Volume > Issue > Overcoming Our Culture of Indifference

Overcoming Our Culture of Indifference


By Casey Chalk | January-February 2022
Casey Chalk, a Contributing Editor of the NOR, is a contributor to The American Conservative and The Federalist. He is the author of The Persecuted: True Stories of Courageous Christians Living Their Faith in Muslim Lands (Sophia Institute Press, 2021).

While visiting Cyprus this December, Pope Francis denounced the “culture of indifference” he believes Western countries have regarding migrants. Referencing many nations’ tepid response to current global migration crises, Francis called this indifference “a serious illness and there’s no antibiotic for it. We have to go against this vice of getting used to these tragedies.” The Vatican, in contrast, confirmed that “at least a dozen asylum-seekers would be transferred from Cyprus to Italy in a gesture of solidarity with European countries that have received a disproportionate share of would-be refugees” (Associated Press, Dec. 3).

Francis has made immigration a major theme of his papacy, frequently urging Western nations to accept migrants and refugees. In his encyclical Fratelli Tutti (2020), he declares, “We are obliged to respect the right of all individuals to find a place that meets their basic needs and those of their families, and where they can find personal fulfilment.” He continues, “Our response to the arrival of migrating persons can be summarized by four words: welcome, protect, promote and integrate.”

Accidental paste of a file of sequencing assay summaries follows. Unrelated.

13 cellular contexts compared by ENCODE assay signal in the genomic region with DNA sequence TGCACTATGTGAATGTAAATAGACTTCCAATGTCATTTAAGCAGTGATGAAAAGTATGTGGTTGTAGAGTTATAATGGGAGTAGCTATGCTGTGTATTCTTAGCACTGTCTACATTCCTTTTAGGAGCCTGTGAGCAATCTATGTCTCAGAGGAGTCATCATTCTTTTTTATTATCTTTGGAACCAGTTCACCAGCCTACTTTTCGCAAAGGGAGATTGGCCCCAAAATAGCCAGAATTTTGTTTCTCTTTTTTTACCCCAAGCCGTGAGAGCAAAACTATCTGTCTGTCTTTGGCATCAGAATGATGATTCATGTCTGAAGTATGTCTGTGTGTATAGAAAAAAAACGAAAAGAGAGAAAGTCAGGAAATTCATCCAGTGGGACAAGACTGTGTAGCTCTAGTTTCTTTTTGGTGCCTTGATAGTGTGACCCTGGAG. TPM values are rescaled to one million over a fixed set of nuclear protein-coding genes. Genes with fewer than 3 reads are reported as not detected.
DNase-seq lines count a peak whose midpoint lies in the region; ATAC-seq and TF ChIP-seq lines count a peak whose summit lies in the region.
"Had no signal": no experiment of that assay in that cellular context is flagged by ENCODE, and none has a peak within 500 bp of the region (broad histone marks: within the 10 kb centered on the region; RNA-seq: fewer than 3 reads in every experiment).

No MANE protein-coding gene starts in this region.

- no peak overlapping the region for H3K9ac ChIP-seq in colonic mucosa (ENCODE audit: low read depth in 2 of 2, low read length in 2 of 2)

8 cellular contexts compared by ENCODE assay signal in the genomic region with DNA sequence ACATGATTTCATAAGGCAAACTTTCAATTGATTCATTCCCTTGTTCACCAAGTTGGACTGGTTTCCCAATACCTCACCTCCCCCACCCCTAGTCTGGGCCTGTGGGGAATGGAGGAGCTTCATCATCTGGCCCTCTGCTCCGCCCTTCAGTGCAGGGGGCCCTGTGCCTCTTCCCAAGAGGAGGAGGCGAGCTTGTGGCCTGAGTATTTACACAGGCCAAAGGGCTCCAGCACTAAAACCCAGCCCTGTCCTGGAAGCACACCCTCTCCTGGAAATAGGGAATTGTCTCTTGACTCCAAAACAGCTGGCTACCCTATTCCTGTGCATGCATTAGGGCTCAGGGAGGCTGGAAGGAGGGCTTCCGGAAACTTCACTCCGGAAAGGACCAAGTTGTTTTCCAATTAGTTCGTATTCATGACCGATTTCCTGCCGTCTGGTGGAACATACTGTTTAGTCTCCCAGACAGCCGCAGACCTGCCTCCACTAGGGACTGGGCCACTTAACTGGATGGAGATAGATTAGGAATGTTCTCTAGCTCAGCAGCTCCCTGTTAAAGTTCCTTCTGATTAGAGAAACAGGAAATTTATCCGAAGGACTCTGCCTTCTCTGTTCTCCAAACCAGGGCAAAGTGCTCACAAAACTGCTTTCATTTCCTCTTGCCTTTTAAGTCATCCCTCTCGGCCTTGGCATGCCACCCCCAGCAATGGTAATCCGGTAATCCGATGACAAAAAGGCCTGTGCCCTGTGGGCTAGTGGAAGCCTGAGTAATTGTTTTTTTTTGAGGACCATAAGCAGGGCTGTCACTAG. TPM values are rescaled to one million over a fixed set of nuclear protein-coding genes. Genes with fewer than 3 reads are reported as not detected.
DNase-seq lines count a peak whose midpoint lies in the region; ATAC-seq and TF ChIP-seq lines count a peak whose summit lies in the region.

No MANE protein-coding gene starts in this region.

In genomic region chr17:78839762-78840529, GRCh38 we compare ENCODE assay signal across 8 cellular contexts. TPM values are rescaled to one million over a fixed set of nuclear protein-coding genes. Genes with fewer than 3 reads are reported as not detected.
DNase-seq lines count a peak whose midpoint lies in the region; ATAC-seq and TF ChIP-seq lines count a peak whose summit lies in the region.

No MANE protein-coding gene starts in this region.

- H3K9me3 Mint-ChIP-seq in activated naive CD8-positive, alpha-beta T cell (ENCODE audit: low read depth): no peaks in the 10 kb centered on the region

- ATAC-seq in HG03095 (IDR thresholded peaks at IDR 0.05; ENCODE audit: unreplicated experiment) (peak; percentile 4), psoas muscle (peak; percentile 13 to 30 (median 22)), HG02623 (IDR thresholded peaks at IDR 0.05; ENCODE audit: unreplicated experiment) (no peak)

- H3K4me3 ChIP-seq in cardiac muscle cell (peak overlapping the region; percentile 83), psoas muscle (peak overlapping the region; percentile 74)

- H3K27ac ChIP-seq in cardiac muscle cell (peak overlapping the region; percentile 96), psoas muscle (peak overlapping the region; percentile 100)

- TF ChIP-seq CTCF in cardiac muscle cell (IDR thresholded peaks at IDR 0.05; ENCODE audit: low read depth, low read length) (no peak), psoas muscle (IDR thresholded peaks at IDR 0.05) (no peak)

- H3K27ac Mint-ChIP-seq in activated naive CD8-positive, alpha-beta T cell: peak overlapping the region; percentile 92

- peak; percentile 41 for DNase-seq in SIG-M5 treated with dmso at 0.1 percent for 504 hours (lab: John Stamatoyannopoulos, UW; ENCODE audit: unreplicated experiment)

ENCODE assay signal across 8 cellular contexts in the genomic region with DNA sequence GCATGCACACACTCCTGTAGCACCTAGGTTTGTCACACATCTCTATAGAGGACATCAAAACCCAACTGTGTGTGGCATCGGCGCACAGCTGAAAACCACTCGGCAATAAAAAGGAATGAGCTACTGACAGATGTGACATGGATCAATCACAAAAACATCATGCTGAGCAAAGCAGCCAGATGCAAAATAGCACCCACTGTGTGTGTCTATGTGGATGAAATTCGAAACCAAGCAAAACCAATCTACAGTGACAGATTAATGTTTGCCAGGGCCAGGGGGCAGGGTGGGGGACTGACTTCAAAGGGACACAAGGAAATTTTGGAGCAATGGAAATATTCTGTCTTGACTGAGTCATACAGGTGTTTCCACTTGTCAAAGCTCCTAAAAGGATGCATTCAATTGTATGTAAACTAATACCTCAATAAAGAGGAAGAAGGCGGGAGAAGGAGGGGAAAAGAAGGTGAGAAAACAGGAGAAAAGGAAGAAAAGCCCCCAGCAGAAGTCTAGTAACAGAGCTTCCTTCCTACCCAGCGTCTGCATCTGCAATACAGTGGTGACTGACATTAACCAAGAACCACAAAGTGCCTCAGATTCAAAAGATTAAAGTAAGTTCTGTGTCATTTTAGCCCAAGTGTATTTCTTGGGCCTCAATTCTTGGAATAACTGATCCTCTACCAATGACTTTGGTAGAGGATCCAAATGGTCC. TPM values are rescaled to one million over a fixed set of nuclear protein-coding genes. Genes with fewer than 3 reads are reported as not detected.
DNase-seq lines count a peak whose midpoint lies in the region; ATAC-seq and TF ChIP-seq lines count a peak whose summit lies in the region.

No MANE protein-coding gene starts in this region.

As an advocate for Pakistani Catholic asylum-seekers, I’m sympathetic to our Holy Father’s words. I want nothing more than to see my friends, who have endured so much suffering at the hands of Muslim extremists, resettled in the West, particularly the United States. Indeed, this is one of the main reasons I wrote The Persecuted: True Stories of Courageous Christians Living Their Faith in Muslim Lands. Nevertheless, I have serious reservations about large-scale immigration, and this has created internal tensions given my advocacy on behalf of persecuted Christian populations across the globe. The publication of The Persecuted, much to my consternation, has accentuated those tensions.

I confess I didn’t really want to write the book. Though I had felt called for years to write a record of my experiences helping persecuted Pakistani Christians living as asylum-seekers in Thailand, I avoided it, perhaps in a way similar to Jonah fleeing his prophetic calling. It wasn’t just that it would be laborious; I feared its effect on me as I relived those experiences through the writing and editing process, and then in doing the interview circuit if the book were actually published.

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